One of the hurdles for ASEAN is the removal of its overzealousness on the principle of non-interference.  Chapter 8 attempts to provide a solution by discussing the issue of natural disasters. It elaborates that collaborative measures including more sophisticated mechanisms can be taken on issues that are considered politically ­neutral citing the example of what the author sees as an encouraging regional response carried out by ASEAN in the 2008 Nargis cyclone aftermath.

However, environmental security is not independent from the other areas of security as outlined in the UNDP report. In fact, they are clearly interrelated and interconnected. In  Chap. 9, the interrelatedness and the dangers of other human security threats primarily on the food supply and safety to health security are examined and highlighted. Providing a number of case studies as support and seeing multi-sectoral cooperation as compulsory to sustainable solution, the author argues that health security is crucial. The failure of governments to protect their citizens risks exposing them to extremism and threatens the security of states. It clearly illustrates and strengthens the point that human security is not inferior to traditional security as conventionally thought.

 Chapter 10 assesses the extent of economic security being considered in the process of proliferating free trade agreements (FTAs). Engaged in competition to outdo each other in the number of FTAs signed, governments have largely centered attention on national economic interests rather than giving sufficient consideration to long-term effects and structural transformations that could negatively impact peoples’ economic wellbeing. Turning to political security,  Chap. 11 discusses one of the major issues on the international human rights agenda – the death penalty. Despite democratic progress, the death penalty continues to exist in most parts of East Asia. Contrasting the experiences of South Korea and Japan, the author shows that the former has achieved great progress in abolishing capital punishment because of reform-minded leaders’ ability to generate change regardless of public opinion while the latter has been incapacitated by its own enjoyment of political stability to take bold and unfavorable initiatives to enact reforms. Lastly,  Chap. 12 sets the course for an examination into the principle of sovereignty and the legal-political and ecological impacts of sea level change affecting small island states (SISs). Sovereignty as traditionally defined, argues the author, is a hindrance to resolving environmental threats to SISs. Legal and political consensus among the international community is a necessity to address and prevent human misery due to the perils of inundation.

While there have been some efforts in implementing human security in East Asia, there is still a considerable lack of awareness, recognition and political will particularly among state actors to deal with the vast array of human-related transnational issues and to seek collective actions across traditional boundaries especially in cooperation with non-state actors, which are pertinent in securing a peaceful sustainable future for the region and its inhabitants.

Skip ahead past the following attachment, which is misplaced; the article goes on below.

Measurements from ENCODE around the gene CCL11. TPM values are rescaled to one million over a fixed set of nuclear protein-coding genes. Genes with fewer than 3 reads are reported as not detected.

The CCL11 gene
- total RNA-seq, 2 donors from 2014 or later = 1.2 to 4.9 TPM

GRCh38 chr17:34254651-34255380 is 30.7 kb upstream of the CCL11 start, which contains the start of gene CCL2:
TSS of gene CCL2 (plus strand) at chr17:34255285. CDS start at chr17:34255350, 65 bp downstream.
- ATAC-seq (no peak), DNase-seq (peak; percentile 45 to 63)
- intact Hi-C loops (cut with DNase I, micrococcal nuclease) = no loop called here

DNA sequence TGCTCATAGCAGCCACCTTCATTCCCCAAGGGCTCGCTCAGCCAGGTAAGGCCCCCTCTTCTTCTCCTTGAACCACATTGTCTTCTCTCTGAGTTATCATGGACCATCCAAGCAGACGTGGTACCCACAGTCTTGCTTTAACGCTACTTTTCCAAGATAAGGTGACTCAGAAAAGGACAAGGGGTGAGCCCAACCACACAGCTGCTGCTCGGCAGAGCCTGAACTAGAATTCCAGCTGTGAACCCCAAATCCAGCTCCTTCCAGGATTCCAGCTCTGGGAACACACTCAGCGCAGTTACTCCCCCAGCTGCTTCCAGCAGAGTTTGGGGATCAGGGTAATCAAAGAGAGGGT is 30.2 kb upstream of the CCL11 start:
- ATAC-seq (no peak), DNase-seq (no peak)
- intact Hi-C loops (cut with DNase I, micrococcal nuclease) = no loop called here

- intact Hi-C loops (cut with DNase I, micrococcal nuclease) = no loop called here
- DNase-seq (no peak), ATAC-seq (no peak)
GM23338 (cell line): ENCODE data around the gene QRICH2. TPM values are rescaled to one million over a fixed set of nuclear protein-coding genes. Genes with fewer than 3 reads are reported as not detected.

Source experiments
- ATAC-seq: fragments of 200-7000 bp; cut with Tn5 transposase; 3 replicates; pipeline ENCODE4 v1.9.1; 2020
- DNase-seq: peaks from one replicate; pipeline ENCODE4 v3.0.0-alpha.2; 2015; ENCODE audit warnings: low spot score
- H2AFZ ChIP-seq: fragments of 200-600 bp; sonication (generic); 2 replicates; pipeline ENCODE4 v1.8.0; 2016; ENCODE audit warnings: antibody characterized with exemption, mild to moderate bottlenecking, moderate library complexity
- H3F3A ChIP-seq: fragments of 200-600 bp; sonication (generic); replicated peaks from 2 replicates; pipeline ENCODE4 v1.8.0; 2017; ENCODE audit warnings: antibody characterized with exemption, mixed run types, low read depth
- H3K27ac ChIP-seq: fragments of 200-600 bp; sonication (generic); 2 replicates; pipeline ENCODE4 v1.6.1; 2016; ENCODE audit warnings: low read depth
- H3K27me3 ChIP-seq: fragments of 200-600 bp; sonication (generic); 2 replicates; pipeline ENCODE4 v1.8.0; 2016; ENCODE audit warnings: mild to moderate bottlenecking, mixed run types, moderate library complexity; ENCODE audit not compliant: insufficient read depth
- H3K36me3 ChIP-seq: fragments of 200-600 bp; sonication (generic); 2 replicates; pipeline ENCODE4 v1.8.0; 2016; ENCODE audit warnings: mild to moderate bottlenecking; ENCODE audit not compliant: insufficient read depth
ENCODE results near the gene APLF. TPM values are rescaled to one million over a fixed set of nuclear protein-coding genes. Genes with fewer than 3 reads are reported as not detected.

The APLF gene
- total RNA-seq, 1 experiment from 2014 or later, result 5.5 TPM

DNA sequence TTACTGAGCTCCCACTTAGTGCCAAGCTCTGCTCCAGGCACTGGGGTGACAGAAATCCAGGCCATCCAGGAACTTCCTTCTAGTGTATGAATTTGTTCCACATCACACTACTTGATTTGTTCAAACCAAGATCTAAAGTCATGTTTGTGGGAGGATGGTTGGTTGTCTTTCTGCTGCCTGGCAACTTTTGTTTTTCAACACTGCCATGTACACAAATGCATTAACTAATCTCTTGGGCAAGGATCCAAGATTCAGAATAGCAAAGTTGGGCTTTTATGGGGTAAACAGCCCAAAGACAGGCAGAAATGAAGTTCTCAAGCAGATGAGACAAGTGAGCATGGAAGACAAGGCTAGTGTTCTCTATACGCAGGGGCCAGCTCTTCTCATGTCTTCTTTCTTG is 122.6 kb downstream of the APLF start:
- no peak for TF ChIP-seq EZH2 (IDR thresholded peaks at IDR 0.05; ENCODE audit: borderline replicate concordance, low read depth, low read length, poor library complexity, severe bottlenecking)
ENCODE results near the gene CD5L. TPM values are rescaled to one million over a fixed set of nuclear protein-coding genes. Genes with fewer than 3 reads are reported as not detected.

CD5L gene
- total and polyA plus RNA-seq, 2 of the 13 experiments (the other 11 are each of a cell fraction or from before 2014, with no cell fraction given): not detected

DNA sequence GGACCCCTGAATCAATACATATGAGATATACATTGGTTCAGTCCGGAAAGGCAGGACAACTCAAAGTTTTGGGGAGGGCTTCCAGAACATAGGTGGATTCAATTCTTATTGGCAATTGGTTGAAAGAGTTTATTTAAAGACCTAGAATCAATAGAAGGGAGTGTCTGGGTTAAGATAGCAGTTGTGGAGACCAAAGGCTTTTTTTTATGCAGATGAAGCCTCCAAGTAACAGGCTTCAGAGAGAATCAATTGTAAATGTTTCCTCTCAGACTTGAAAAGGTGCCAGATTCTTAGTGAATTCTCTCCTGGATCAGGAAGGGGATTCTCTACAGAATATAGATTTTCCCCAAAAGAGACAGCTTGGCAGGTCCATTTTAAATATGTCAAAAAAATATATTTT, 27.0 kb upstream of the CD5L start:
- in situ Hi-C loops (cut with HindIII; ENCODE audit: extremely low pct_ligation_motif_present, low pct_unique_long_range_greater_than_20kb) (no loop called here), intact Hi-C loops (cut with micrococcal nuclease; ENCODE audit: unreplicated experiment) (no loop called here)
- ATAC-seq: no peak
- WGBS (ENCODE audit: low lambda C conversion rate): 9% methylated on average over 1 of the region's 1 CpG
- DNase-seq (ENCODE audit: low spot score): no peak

Footnotes

  1. 1.

    The UNODC (2009a) reported that out of the 175 victims identified from 2005 to 2006, 70 were from the Philippines, 58 from Indonesia, 24 from Thailand and 14 from China (including Taiwan).

  2. 2.

    See The Star Online, 2009a,b,c, 2010a,b; The Straits Times, 2010. UNODC’s 2009 report on Patterns and Trends of Amphetamine-Type Stimulants and Other Drugs in East and South-East Asia have also indicated the increasing role played by Thailand, Malaysia, Indonesia, Vietnam and the Greater Mekong Subregion as either markets or locations for production of such illicit drugs.

  3. 3.

    The Ponzi scheme refers to the infamous investment fraud by Bernard Madoff that robbed investors of their lifetime savings. In Japan, a ringleader was sentenced to 20 years for masterminding the well known “Ore, ore” (Hey, it’s me!) remittance scam, raking in 146 million yen (approx. USD1.6 million) from victims. (The Japan Times 2010).

  4. 4.

    For an interesting account of the impacts of the economic crisis in East Asia, see Turk and Mason (2009).

  5. 5.

    For more details, see Fukushima (1999). Interestingly, she wrote that Japan and others saw the Soviet Union’s proposals as “mere propaganda”.

  6. 6.

    According to Akaha (1991: 325), the need to look at economic security was due to “a series of unsettling international developments in the 1970s and early 1980s: the superpower strategic parity and short-lived detente, the Sino-American rapprochement, the collapse of the Bretton Woods system, the deepening Sino-Soviet rift, the two oil crises, and the U.S. defeat in the Vietnam War. Of the major developments during that period, none exposed Japan’s vulnerability as acutely as the 1973–1974 oil crisis”.

  7. 7.

    Abad (2000) argues that state security is “an essential prerequisite” of human security.

  8. 8.

    For more details, see UNDP (1994: 24–33).

  9. 9.

    “A Perspective on Human Security: Chairman’s Summary” (1999).

  10. 10.

    To be certain, Japan had been advocating human security as a new strategy as early as 1995 through Prime Minister Murayama’s speech to the UN (Acharya 2001).

  11. 11.

    Muthien and Bunch argue that there are limitations in the CHS report for what they see as a failure to address women insecurities due to what they alleged to be a male-centered reporting (Schwartz 2004).

  12. 12.

    Fukushima (2009) notes that there is now less focus on debating the concept of human security and more focus on operationalizing it.

  13. 13.

    Following the Summit, two bodies were created – the Human Rights Council and the Peacebuilding Commission – in March and June 2006 respectively.

  14. 14.

    For a detailed analysis of Japan’s human security policy, see Edström (2008).

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Copyright information

© Springer Science+Business Media B.V. 2012

Authors and Affiliations

  • Benny Teh Cheng Guan
    • 1
  1. 1.Universiti Sains MalaysiaPenangMalaysia